Thursday, October 7, 2010

Nobel Prize Winners

Day 241 of the "What are you reading, and why?" project, and, as of today, some people are reading, for the first time, or re-reading, for the umpteenth time, some work by Mario Vargas Llosa, because this Peruvian writer is the winner of the Nobel Prize!

(You'll see that Wikipedia is already up to date on this, and will probably be altering the article rapidly as new info comes out.)

Yesterday's winners in chemistry, for their work with palladium, put me in mind of Palladium, this book of poems by Alice Fulton, with its gorgeous palladium print by Ellen Foscue Johnson, "Woman in the Grass."

I loved the NPR story yesterday, on the chemistry winners, when the Morning Edition host Steven Inkskeep said, "You lost me at 'palladium,'" and expert Joe Palco went back to define it.

Inskeep was thinking of the theatre definition, but Palco was speaking of the metal, used mostly as a catalyst.

That is the definition that serves in the first section of Fulton's Palladium, followed by poems that, in some way, riff off that.  And then she provides the other definitions, section by section, including the one about theatres and music halls.

Palladium process returns to the chemical definition and a print process in photography that produces beautiful rich blacks, and a precision and mystery, as in the black and white photo on the cover of the poetry book you see here.

Other definitions are mythological.  Athena made a palladium, a kind of talisman in honor of her friend Pallas, whom she accidentally killed.  Athena's palladium is associated with a cult object, the kind that fell from the sky in Troy, meaning safety, later called palta and connected with meteorites.  We always want to turn the scary thing--a sudden hot rock falling from the heavens--into something that insures our safety, don't we?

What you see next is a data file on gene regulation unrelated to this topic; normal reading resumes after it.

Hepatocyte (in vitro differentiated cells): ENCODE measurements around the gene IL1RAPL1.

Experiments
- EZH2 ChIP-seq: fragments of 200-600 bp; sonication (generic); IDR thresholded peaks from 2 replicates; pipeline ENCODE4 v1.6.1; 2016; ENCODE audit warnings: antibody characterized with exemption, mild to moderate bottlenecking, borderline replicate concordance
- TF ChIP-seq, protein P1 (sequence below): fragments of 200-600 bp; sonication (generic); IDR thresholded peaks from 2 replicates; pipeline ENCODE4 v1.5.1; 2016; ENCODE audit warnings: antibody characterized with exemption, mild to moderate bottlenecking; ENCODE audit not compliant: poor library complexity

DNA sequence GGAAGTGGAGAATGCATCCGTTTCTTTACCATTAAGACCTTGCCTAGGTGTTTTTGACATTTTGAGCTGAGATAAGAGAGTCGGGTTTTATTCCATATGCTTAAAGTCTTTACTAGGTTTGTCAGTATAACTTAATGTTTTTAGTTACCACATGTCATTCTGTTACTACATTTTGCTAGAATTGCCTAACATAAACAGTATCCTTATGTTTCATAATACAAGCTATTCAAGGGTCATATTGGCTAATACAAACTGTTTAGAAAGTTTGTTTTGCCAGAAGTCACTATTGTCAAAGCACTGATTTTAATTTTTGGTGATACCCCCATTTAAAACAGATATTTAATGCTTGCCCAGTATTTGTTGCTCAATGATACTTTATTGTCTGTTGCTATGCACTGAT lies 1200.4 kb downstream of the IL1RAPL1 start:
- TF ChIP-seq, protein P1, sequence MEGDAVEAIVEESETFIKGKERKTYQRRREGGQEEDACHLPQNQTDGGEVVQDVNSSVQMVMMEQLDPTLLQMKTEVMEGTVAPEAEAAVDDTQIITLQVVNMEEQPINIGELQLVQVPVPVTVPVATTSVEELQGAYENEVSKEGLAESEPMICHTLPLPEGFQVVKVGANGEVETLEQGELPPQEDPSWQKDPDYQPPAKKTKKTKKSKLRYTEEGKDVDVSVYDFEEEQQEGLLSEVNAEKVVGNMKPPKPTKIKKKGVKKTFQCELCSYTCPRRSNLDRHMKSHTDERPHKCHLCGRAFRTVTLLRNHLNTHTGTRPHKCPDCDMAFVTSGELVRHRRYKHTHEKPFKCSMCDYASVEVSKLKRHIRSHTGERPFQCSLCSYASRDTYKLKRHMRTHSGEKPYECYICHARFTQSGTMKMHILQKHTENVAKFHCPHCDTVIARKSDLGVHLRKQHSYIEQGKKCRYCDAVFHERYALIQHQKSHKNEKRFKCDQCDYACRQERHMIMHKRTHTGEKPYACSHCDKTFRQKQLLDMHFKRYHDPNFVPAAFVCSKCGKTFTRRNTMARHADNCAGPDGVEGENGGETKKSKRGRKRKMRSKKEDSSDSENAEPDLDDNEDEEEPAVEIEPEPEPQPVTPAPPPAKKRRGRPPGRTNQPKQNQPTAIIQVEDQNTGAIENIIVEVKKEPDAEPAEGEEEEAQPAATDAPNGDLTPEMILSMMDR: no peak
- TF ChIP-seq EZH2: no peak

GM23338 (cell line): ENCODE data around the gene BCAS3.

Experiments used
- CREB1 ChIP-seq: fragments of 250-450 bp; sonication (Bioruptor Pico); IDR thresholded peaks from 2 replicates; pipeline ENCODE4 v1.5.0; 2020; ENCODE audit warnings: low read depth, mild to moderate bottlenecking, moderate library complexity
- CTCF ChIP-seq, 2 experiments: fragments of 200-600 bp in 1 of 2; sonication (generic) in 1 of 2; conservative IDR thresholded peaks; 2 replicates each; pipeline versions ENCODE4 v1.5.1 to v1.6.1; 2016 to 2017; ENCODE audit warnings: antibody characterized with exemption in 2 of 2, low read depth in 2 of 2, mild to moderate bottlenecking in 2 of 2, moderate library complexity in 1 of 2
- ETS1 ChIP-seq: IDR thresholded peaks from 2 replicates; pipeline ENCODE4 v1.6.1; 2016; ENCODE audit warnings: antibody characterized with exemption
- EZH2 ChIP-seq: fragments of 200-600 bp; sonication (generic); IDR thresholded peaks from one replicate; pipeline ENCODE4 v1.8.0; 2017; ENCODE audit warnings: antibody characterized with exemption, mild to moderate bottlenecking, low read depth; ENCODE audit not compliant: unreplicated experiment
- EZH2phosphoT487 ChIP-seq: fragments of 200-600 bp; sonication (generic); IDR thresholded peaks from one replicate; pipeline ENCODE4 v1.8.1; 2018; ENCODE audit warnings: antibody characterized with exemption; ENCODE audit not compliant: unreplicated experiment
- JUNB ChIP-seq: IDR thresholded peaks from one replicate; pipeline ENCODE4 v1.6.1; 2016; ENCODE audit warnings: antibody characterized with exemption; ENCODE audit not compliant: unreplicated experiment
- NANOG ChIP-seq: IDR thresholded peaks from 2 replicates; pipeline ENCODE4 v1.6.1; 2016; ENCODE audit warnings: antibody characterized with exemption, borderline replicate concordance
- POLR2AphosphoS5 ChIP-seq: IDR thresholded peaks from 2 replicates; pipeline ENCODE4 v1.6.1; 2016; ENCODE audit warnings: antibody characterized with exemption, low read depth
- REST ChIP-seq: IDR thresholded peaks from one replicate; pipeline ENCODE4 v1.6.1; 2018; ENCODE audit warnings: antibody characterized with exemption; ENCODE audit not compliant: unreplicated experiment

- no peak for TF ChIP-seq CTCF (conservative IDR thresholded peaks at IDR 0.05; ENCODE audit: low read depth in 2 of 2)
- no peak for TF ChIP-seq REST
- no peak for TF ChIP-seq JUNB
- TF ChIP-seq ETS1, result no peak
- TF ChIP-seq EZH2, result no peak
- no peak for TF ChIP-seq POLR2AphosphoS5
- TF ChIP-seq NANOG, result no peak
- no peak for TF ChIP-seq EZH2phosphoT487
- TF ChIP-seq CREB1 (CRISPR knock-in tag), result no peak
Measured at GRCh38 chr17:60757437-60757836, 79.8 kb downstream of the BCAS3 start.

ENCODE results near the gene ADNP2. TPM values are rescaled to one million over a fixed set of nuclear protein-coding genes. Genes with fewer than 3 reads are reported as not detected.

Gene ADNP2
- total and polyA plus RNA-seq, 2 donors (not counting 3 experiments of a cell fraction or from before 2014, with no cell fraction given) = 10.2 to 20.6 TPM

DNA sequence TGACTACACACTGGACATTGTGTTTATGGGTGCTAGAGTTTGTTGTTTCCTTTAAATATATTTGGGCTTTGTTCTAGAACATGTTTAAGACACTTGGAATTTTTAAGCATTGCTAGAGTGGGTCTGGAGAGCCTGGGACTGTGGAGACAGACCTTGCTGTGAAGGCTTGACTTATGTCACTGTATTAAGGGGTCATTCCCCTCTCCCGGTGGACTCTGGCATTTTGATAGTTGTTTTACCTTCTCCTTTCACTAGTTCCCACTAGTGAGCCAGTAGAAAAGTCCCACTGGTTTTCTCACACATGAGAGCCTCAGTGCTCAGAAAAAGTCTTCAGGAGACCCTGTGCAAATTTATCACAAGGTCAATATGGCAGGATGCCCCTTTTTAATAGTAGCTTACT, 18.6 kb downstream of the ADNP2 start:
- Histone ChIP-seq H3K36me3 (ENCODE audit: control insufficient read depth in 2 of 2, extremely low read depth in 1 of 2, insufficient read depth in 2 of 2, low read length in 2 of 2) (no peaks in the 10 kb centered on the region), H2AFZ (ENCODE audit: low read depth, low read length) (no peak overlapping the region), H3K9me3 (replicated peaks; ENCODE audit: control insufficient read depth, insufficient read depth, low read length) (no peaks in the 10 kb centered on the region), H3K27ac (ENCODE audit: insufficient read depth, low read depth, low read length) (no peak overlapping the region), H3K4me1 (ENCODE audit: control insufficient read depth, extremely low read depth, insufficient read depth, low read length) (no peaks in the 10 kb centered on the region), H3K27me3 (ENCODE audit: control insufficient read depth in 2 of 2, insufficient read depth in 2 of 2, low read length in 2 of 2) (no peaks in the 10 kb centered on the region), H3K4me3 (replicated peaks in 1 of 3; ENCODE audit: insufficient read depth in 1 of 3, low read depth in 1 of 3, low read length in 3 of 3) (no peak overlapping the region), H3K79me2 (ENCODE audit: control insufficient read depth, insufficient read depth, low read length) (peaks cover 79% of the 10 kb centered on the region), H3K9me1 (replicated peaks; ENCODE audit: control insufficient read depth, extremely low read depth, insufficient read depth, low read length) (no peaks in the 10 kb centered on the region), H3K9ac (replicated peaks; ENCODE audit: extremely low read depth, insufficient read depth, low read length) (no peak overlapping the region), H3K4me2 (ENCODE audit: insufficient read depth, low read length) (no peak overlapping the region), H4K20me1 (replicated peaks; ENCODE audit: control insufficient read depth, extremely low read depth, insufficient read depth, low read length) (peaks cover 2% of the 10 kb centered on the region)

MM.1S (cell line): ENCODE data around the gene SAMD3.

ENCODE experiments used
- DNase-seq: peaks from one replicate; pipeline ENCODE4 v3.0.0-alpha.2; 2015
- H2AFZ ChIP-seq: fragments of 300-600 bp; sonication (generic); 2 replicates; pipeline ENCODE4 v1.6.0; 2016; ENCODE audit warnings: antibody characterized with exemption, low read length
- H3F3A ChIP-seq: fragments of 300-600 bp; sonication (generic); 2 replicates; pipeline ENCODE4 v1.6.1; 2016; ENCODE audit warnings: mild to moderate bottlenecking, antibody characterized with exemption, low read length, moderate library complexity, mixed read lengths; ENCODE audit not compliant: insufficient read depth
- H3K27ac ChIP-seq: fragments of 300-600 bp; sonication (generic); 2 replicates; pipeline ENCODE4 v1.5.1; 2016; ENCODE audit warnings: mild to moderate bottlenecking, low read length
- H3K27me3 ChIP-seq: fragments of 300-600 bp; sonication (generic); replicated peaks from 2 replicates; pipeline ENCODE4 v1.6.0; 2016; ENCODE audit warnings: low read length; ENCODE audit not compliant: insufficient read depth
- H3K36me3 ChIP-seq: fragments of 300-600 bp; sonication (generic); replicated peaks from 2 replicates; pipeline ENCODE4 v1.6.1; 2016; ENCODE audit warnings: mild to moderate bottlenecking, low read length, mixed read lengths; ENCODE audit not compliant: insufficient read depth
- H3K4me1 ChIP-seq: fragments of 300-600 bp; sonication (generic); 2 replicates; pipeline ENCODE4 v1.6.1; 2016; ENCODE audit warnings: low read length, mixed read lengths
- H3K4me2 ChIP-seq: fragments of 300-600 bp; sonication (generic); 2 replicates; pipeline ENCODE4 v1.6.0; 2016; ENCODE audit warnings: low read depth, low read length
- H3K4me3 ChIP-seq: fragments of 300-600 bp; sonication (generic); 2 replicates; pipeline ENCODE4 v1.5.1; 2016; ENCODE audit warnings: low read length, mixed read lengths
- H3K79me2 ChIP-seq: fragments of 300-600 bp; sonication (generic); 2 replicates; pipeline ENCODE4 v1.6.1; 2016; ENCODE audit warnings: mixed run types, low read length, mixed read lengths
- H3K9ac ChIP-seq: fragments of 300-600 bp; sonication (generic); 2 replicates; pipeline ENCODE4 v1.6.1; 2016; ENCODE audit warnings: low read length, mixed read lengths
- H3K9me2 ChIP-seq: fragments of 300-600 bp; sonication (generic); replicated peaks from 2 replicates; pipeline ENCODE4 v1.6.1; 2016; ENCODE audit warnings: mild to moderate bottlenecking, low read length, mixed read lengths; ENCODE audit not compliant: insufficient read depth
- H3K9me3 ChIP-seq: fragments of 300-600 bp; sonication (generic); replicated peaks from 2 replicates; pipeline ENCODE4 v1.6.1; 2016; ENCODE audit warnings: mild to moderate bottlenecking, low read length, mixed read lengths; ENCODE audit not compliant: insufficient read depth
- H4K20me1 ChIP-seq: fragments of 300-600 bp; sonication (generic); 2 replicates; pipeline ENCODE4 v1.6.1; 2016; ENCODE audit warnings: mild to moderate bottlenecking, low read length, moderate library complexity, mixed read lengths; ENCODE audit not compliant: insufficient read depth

And, generally, the Nobel Prize secures the safety of a reputation, and honors a body of fine and valuable work.  But I definitely want to know more about this "literary feud"!!  Why did Vargas Llosa punch his friend Gabriel Garcia Marquez in the nose?!  Garcia Marquez is a Nobel Prize winner, too, from 1982, but the nose-punching incident was in 1976....still, professional rivalry, jealousy, or some personal issue?  Eh, Wikipedia...?!


Nick said...

Speaking of Nobel Prizes - I can never understand why we Americans always win the Economics award (and again this year) but our economy is so screwed up. Maybe our prez should consult these geniuses?

Kathleen said...

Good idea, Nick! I know a poet whose dad won the Economics Award once. Alas, he's dead, so the President can't consult him....